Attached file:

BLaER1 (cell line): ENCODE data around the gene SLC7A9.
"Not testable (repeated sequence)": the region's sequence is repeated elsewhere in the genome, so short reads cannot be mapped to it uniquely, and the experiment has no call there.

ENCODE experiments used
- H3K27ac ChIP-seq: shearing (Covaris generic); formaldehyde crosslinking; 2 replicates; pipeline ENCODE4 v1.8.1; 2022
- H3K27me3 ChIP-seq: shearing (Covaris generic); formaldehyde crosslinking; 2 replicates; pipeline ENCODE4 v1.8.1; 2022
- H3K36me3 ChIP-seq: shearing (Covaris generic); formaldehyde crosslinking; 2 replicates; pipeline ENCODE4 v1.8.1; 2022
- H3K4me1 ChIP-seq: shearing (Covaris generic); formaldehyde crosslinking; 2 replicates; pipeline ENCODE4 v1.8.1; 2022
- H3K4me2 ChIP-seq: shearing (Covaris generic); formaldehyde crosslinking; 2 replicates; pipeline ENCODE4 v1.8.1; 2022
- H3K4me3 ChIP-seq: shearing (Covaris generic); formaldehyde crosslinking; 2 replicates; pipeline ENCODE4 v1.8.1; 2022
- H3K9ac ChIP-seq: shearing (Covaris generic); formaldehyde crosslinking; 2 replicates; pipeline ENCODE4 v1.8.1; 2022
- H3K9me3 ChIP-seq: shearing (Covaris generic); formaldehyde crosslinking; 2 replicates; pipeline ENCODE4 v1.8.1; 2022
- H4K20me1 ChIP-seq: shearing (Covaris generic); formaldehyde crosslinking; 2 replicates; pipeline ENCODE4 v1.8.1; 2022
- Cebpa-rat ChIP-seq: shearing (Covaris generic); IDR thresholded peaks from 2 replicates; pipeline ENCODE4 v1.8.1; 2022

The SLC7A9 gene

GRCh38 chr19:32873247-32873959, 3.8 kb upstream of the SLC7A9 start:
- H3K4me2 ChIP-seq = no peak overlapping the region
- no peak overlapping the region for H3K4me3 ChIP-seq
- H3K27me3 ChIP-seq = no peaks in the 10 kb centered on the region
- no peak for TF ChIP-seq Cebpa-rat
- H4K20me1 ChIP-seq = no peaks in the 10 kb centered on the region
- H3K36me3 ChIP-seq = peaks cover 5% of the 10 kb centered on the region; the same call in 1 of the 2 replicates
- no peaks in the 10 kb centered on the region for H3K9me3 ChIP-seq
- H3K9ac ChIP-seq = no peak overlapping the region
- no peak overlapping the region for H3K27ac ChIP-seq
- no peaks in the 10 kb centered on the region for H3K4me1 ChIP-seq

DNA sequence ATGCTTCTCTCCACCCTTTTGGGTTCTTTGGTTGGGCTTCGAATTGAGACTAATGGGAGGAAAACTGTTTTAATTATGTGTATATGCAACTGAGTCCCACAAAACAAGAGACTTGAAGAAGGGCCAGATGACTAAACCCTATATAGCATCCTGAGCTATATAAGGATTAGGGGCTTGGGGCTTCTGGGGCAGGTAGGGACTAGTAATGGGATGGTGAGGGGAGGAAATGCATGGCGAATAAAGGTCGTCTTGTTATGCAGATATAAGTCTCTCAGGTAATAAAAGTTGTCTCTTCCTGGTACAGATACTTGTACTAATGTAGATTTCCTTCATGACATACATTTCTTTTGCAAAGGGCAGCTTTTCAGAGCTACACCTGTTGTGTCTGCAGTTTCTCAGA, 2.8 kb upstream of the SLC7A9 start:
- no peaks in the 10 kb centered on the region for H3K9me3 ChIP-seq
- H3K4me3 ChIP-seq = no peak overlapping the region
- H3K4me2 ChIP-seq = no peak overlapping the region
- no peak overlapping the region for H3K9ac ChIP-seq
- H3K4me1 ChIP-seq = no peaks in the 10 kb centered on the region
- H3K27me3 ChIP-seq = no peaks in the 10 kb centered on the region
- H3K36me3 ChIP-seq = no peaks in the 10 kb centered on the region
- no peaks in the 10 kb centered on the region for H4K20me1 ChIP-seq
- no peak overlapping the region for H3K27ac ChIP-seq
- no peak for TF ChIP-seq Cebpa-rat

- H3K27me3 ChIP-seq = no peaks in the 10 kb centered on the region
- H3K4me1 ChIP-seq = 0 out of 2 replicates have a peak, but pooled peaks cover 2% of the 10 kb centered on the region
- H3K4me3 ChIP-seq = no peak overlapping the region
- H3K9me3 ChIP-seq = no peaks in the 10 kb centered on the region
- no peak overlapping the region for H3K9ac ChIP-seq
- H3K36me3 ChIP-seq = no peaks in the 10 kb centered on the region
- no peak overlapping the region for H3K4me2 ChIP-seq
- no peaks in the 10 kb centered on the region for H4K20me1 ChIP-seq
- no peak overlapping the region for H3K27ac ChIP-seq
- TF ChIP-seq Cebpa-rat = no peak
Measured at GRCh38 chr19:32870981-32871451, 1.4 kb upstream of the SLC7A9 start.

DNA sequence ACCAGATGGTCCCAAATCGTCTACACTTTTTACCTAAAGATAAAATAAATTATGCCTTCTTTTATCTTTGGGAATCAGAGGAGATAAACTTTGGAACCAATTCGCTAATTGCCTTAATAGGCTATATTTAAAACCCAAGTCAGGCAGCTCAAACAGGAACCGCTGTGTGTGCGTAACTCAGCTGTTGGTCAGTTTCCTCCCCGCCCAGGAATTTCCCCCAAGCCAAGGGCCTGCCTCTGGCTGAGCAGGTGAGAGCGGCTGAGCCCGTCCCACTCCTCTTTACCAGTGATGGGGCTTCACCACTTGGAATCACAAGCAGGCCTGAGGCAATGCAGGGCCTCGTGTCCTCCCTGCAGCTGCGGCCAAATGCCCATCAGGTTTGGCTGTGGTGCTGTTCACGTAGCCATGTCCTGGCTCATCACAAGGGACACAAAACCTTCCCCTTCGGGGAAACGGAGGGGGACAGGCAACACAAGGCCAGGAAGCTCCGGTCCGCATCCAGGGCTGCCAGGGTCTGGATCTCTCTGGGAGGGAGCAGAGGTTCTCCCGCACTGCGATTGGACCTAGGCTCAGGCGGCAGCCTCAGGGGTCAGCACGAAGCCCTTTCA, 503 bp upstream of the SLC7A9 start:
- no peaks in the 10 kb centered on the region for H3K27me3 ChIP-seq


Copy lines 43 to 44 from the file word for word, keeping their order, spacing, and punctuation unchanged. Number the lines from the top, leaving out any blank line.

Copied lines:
- no peak overlapping the region for H3K4me2 ChIP-seq
- no peaks in the 10 kb centered on the region for H4K20me1 ChIP-seq